Christmas dinner with Mam, mum and zoolbia bamieh
December 28, 2001
It has been a difficult Christmas. In fact, the last eight weeks have
been extremely challenging, after recent business traumas. So I was looking
forward to Christmas dinner.
I insisted on cooking (I normally do at my parents-in-law, but this time
at home) and we invited seven special guests. The guest with the longest
journey arrived on the 22nd of December. The lovely Mam flew all the way
from Bangkok to join us. She lies fast asleep on the sofa across from the
TV as I type this.
Earlier this year Mam worked with Varinder for four weeks on a pet food
project with low income households in Bangkok. They got on so well that
Varinder pleaded with her to come and spend Christmas and New Year with
I find Mam to be extremely funny and diplomatic. I have tried to cook
her my version of Thai food and even though I knew it had gone disastrously
wrong -- too much salt -- she tasted my concoction, nodded her polite approval
and claimed that it tasted delicious.
Tomorrow, Varinder will drive her to a local Thai supermarket so she
can choose her own ingredients and cook for us later in the week.
My mum arrived on the 21st of December and left directly after Christmas
dinner to be with my sister up in Leeds. She mispronounced Mam's name by
constantly calling her Maam at every opportunity. Mam, in turn, referred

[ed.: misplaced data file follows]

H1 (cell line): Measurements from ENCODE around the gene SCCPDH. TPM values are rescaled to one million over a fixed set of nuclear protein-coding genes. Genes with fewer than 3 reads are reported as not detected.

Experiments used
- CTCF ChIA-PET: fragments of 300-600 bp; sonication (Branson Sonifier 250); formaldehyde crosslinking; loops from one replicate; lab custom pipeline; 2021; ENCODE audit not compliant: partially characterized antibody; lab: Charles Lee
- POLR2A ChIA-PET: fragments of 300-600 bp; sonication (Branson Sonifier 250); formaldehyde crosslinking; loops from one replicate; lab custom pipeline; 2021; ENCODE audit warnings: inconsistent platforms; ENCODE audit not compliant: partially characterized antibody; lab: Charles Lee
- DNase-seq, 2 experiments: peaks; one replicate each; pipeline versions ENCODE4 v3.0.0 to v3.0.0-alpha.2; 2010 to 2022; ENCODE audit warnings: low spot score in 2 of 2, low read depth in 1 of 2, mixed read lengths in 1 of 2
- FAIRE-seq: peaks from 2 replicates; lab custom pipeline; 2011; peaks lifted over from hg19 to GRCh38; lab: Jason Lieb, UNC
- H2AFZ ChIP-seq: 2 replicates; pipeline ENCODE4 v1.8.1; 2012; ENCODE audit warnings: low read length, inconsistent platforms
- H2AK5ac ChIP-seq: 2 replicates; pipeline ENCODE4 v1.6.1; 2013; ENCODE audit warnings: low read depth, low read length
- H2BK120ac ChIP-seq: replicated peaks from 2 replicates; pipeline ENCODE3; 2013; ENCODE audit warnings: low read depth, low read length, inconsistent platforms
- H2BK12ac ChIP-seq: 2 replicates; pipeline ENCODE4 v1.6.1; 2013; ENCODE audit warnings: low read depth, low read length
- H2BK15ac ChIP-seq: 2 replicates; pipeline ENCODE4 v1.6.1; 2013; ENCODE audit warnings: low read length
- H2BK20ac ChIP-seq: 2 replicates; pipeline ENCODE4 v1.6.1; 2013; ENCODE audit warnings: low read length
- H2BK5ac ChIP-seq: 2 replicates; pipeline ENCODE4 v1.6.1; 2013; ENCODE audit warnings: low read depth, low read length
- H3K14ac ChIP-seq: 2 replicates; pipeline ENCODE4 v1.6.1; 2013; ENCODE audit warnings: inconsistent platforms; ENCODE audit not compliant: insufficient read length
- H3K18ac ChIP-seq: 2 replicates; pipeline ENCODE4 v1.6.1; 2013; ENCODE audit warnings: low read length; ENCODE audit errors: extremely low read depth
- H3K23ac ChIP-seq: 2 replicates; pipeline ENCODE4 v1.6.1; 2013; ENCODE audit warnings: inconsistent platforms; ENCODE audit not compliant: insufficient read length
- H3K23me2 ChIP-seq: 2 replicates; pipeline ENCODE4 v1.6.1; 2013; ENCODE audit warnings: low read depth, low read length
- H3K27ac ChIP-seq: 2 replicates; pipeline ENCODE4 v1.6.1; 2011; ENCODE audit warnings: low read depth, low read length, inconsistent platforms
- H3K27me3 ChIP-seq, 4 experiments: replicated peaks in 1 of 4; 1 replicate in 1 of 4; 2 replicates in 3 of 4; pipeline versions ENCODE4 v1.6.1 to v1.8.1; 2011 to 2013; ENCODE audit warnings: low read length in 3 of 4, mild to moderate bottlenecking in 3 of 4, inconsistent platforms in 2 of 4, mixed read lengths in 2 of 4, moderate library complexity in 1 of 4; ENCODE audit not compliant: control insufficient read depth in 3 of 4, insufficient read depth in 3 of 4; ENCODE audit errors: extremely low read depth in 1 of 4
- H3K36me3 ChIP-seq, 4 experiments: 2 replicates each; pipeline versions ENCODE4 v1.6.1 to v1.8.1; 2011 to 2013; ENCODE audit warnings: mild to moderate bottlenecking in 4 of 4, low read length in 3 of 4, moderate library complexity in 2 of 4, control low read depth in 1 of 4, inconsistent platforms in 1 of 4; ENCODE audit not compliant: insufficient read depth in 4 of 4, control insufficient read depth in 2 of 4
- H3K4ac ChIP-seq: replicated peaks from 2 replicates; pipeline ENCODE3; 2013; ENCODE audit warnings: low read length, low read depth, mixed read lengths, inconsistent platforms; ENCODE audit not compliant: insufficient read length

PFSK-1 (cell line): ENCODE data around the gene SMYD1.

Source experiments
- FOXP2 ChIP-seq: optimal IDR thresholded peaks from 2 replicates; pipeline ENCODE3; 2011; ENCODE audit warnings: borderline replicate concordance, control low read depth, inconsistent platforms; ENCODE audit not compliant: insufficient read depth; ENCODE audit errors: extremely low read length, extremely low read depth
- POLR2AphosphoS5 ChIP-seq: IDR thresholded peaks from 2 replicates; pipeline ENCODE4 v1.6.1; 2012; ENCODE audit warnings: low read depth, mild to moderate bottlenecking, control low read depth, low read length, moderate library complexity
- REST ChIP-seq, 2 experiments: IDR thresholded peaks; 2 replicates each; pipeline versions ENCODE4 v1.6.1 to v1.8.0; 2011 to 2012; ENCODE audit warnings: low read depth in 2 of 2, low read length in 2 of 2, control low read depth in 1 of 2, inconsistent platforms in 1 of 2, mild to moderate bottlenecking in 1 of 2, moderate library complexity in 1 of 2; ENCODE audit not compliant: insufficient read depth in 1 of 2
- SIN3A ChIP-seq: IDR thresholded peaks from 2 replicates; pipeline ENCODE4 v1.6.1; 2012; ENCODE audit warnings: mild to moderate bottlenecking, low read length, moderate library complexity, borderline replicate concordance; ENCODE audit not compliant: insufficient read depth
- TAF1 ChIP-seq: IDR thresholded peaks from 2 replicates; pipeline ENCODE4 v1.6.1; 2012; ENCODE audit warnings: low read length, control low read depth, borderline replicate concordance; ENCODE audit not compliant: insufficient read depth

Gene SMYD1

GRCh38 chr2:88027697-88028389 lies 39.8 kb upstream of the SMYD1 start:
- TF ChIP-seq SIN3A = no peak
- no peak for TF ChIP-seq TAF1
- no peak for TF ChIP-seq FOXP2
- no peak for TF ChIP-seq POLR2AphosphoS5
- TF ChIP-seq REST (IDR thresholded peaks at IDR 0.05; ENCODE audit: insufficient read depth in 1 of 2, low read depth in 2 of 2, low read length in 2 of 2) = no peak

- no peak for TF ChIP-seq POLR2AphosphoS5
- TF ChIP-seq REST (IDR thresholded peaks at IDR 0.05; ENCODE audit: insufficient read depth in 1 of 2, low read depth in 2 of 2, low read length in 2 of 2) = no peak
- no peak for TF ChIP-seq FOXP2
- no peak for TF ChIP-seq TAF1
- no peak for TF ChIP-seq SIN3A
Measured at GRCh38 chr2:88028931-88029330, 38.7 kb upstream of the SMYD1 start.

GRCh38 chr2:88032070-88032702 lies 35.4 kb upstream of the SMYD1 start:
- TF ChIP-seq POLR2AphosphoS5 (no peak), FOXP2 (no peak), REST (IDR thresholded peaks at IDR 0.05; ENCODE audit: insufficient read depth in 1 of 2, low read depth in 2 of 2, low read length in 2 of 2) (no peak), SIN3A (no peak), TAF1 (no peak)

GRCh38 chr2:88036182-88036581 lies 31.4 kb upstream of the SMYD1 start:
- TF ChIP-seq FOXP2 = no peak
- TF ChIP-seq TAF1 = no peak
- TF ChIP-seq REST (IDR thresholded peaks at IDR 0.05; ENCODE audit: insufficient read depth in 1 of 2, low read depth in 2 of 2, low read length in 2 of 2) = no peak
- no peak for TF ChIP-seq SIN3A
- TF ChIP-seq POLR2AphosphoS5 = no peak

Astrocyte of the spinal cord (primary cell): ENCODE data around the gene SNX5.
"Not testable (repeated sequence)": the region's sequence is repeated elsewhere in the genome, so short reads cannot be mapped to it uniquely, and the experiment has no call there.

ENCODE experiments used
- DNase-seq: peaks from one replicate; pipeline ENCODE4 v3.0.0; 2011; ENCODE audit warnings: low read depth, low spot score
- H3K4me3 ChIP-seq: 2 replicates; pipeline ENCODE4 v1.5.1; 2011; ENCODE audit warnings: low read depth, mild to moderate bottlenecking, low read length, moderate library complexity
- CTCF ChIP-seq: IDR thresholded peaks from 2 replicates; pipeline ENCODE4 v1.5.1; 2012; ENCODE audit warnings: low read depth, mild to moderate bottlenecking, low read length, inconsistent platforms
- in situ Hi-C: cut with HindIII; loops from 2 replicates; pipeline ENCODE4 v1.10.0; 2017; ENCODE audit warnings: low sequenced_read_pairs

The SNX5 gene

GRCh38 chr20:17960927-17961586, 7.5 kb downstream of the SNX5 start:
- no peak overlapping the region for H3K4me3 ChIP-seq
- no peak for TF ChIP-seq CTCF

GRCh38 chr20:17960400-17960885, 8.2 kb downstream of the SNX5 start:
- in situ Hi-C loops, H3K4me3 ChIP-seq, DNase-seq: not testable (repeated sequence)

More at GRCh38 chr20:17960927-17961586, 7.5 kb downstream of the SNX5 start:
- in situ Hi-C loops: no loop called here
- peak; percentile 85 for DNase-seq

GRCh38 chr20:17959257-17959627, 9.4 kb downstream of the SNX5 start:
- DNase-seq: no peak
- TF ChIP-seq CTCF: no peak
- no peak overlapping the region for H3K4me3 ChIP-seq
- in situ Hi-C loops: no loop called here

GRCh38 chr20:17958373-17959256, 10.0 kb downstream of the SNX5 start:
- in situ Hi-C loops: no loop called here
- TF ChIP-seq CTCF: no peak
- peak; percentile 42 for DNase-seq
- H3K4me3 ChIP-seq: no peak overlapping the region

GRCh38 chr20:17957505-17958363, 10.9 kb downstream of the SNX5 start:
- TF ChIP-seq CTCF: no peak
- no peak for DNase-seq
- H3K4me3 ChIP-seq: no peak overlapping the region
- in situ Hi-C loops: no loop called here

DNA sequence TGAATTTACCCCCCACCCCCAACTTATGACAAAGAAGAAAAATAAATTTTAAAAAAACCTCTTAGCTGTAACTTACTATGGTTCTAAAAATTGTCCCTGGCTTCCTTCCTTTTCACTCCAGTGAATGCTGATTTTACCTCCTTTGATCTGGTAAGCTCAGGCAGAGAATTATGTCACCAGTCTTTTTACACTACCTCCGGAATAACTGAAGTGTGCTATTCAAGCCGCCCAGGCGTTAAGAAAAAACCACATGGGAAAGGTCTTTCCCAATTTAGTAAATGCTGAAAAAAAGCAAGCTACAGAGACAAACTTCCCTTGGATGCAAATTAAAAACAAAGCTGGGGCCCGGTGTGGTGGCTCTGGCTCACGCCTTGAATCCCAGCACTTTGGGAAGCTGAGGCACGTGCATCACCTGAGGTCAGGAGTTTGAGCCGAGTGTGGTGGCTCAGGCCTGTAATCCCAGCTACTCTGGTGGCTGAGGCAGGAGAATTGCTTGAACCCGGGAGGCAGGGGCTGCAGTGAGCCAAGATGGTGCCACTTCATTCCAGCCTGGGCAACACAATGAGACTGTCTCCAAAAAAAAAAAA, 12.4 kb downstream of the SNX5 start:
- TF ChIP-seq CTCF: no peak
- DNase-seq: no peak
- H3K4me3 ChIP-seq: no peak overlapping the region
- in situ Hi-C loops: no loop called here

to my mum as Ma'am (in courteous American style).
It is all very confusing and I kept meaning to get around to asking Mam
to refer to my mum as, Jaleh, her name, but I never did. Mum had mentally
locked herself on to referring to Mam as Maam and I knew she was beyond
help. Occasionally, and this was the most irritating part, I even heard
my mum calling her name and pronouncing it "Mum".
To cap it all my mum kept asking Mam if she was good at cooking Chinese
food. We reminded her repeatedly that Mam is from Thailand and an excellent
THAI cook. It was pointless: "Cheshmaash ke cheeniye, deegeh cheh farghi
meekoneh -- cheeni yaa taailandy?"
I had to force my clenched fist into my mouth and breath out through
my nose to calm myself.
Our wonderful close friends Sam (the economist) and Arosha (the eye specialist)
also came on Christmas day. Sam can cheer up a terminally depressed Canary
in a cage with his humour and laughter. I was counting on him to keep me
entertained while I slaved over the stove. Instead, he had been collared
by my mum in the lounge. She wanted to know all about how was Sri Lanka
different than India (Sam and Arosha are both proud Sri Lankans).
I strained to listen in case she said anything to embarrass me. You see,
I still suffer sudden twitches from the time she left a message on my answer
phone which I played unknowingly in front of a now ex-girlfriend. The first
part was in Farsi and the second part in English (with a strong Farsi accent)
-- I had no time to switch the machine off: "Pedar Sag ye zang be man
bezan. Panj rooze az to cheezi nashneedam. If you don't call me tonight
I vill come to your house and cut your cock off."
I explained to my ex that the police were trying to trace these calls
and that whoever the caller was would soon be arrested. She was not convinced
and stopped seeing me soon afterwards.
So, I spent most of Christmas day alone, sober and sweating in the kitchen.
When time came to eat, I lifted the beautifully browned turkey out of the